Tuesday, December 15, 2009

NINE - a series of songs sung by women who are basically in love with a shit

Rob Marshall directed two movies before NINE and I didn't like either of them. His movies are pretty on the surface and are obviously the product of much care and attention to detail. But somehow they miss the essential point of the story, not to mention any subtlety or subversion. And this is a major flaw in movies that deal with the the appearance and reality of sexual domination (MEMOIRS OF A GEISHA) and sexual and judicial corruption (CHICAGO).

And yet, still flush with the some-time success of CHICAGO, Marshall had the ambition to tackle NINE, a movie adaptation of a Broadway musical that was itself an adaptation of Fellini's seminal movie - perhaps one of the greatest movies of all time - 8 1/2. How can I explain to you what a technical, psychological and dramatic achievement Fellini's film was? It was a movie that dared to depict the impossibility and insanity of trying to create art in a commercial, celebrity-obsessed environment. Even more daring, it was a movie that threw its own director's psyche onto the screen - his narcissism, his eroticism, his conflicted relationship with his childhood, his relationship with his mother, his wife, his lovers....8 1/2 was a movie so radical and so brilliant that it redefined cinema. It was a movie so great that other directors tried to compete with it and came up short - Henri Georges Clouzot, with his INFERNO, had a heart attack trying.

If great artists have tried and failed to match Fellini, what can we say about Broadway composer and lyricist, Arthur Kopit and Maury Yeston? Sadly not much. Yes, they have gotten the bare bones of the story - the narcissistic movie director battling writer's block and a kind of personal crisis - running between his wife and his lover - but never finding the pure adoration that only an Italian mother can give. But they fail to translate Fellini's daring and subversion to the Broadway stage. Worse still, the songs are rather anonymous. "Be Italian" has a decent melody but the rest are utterly forgettable. Worse still, the lyrics have none of the rapier-like wit of CHICAGO or CABARET. No, this is a poor vehicle indeed on which to hang a Hollywood film.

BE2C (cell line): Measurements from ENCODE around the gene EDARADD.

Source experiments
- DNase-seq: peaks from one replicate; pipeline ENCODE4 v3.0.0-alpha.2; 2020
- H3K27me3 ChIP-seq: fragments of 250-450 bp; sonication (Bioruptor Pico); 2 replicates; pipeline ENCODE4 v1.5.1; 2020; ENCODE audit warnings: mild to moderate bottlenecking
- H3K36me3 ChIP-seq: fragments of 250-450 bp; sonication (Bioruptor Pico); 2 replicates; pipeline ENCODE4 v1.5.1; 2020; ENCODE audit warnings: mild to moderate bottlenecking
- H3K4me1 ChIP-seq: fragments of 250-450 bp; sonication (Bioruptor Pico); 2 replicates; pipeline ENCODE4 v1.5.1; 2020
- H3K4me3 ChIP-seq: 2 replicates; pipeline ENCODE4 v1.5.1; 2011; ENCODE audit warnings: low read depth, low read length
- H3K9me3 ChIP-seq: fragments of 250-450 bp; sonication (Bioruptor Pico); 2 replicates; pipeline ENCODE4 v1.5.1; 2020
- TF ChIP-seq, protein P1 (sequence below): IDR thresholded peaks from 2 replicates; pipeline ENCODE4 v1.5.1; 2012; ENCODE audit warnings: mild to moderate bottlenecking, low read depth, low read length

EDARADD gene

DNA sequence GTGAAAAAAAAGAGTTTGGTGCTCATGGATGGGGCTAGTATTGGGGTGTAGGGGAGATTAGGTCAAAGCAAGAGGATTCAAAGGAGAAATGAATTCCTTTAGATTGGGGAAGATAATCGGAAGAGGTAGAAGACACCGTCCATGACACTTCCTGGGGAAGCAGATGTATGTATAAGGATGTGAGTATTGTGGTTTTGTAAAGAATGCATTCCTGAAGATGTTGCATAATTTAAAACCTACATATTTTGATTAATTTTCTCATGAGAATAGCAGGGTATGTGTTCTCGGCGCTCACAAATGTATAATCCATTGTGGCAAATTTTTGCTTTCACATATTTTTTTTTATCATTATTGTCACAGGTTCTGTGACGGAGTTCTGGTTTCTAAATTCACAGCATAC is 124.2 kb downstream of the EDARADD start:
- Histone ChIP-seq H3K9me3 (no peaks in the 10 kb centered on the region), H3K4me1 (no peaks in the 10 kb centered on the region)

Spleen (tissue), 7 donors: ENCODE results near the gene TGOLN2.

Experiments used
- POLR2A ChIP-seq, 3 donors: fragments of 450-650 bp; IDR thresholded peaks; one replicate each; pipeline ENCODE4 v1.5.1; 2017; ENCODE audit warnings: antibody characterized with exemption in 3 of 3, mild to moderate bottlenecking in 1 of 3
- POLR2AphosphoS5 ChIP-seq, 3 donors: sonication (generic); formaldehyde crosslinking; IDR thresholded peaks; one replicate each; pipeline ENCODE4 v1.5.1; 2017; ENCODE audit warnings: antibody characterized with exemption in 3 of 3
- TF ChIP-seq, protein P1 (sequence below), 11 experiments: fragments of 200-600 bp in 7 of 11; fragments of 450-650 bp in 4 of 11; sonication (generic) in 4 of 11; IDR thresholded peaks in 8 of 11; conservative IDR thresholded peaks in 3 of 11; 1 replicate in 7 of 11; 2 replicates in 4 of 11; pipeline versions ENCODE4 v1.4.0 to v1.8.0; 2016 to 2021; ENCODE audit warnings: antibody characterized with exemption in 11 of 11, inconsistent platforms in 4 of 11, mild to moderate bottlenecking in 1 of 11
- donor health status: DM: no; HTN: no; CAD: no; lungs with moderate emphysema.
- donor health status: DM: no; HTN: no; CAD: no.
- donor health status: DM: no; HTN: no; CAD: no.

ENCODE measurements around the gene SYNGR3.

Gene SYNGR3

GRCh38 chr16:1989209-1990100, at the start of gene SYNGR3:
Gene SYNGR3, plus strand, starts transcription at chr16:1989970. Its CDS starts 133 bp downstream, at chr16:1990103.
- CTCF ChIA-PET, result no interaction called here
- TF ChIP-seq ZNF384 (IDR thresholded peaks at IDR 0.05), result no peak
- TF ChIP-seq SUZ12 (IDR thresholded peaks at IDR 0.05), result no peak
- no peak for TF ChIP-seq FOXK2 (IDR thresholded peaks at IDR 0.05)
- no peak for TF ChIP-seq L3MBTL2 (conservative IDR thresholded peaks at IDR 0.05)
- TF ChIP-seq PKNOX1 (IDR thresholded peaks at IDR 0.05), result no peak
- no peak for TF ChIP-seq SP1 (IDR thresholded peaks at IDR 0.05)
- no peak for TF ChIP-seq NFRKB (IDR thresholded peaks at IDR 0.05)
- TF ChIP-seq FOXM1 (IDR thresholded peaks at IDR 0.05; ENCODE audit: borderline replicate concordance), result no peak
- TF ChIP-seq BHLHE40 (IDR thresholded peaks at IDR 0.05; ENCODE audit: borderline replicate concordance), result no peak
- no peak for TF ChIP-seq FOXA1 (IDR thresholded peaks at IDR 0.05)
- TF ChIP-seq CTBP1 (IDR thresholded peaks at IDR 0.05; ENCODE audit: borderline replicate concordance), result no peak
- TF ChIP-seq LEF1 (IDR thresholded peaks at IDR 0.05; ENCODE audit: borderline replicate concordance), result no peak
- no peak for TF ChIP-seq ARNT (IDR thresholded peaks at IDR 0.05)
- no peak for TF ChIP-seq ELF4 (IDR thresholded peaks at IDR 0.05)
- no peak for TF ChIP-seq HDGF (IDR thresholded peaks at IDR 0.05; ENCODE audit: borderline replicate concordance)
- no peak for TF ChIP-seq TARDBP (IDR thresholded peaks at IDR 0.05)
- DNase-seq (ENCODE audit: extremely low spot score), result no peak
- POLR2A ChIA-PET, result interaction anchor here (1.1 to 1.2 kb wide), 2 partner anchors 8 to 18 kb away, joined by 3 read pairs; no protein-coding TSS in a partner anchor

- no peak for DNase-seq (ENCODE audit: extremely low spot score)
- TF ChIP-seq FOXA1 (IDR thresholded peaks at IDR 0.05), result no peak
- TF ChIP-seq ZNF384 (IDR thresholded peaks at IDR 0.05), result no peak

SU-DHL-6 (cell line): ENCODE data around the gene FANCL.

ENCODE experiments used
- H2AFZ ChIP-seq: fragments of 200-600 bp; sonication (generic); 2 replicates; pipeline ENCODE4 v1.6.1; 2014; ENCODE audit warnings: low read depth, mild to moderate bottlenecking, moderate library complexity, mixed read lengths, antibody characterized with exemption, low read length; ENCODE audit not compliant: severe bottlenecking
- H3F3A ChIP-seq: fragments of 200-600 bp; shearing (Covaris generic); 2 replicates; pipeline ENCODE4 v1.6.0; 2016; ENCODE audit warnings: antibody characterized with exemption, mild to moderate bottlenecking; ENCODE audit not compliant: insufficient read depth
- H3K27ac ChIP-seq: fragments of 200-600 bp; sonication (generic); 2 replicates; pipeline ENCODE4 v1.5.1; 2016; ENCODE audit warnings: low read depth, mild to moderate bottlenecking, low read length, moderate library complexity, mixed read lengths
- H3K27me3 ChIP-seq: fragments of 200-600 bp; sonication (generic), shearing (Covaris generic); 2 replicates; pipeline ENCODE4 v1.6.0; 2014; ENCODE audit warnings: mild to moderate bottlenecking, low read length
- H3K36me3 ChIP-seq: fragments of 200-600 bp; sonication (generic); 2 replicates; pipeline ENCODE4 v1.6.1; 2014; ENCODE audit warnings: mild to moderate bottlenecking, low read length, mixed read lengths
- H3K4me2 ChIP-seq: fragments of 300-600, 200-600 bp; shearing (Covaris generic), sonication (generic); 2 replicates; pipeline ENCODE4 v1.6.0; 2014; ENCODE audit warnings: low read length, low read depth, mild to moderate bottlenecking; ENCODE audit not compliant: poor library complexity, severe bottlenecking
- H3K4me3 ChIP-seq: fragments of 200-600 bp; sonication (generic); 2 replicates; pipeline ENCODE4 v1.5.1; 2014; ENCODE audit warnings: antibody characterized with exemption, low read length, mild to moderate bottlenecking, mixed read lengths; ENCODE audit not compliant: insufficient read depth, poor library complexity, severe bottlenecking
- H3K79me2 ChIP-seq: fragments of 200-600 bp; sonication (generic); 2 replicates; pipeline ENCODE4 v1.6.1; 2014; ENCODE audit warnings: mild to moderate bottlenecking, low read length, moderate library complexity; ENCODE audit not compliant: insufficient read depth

Rob Marshall takes poor fare and does nothing to improve it. Yes, there are a couple of new songs but none of them have any more punch than the originals. Indeed, the 60s pastiche Cinema Italiano, is truly bad. Worst of all, Marshall didn't have the balls to change the incredibly weak opening number. And, after all, what's a song and dance show without a bravura opening number? Catherine Zeta Jones in CHICAGO gripped the audience.

Okay, so the music is weak - hardly Marshall's fault. What about the purely cinematic choices? The casting is variable in its success. Daniel Day-Lewis is either miscast as the director, Guido Contini, or mis-directed by Marshall. Day-Lewis' attempt at an Italian accent distracts from his perfect physical embodiment of the distracted, harrassed, hunch-shouldered director. Penelope Cruz and Judi Dench have a lot of fun and perform with gusto as Guido's lover and loyal friend. Marion Cotillard is superb as Guido's suffering wife. Fergie of The Black Eyed Peas is the best singer and performer by far in the best song in the piece, despite Marshall saddling her with frightful hair and make-up and entirely missing the eroticism of the encounter with the kid. Less happily, we have Nicole Kidman doing nothing special as the Anita Ekberg inspired movie star Claudia. Sophia Loren survives on her iconic status. Kate Hudson is entirely out of her depth but luckily only has to do a MTV dance routine before she's off stage. Her part is entirely disposable.

Most importantly, Marshall doesn't attempt to translate the complexity at the heart of the piece. And without that, Guido comes across as merely annoying, unsympathetic and whiny - a big kid with a mamma complex and an over-extended libido. The women, with the exception of the wife, are not really developed. As a consequence, when one of them does something dramatic, it seems not so much out of character, as we don't know what her character really is, but out of the blue. It's just hard to care. The movie becomes a series of songs sung by women who are basically in love with a shit. And frankly, there's nothing entertaining about that.

NINE is on release in the US, UK and Slovenia. It opens next week in Greece and Canada. It opens in January in Israel, the Netherlands, South Korea, Cyprus, Denmark, Brazil, Italy, Australia, Spain, Taiwan and Romania. It opens in February in Argentina, Hungary, Sweden, France, Finland, Belgium, Germany and Singapore. It opens in March in Japan.

No comments:

Post a Comment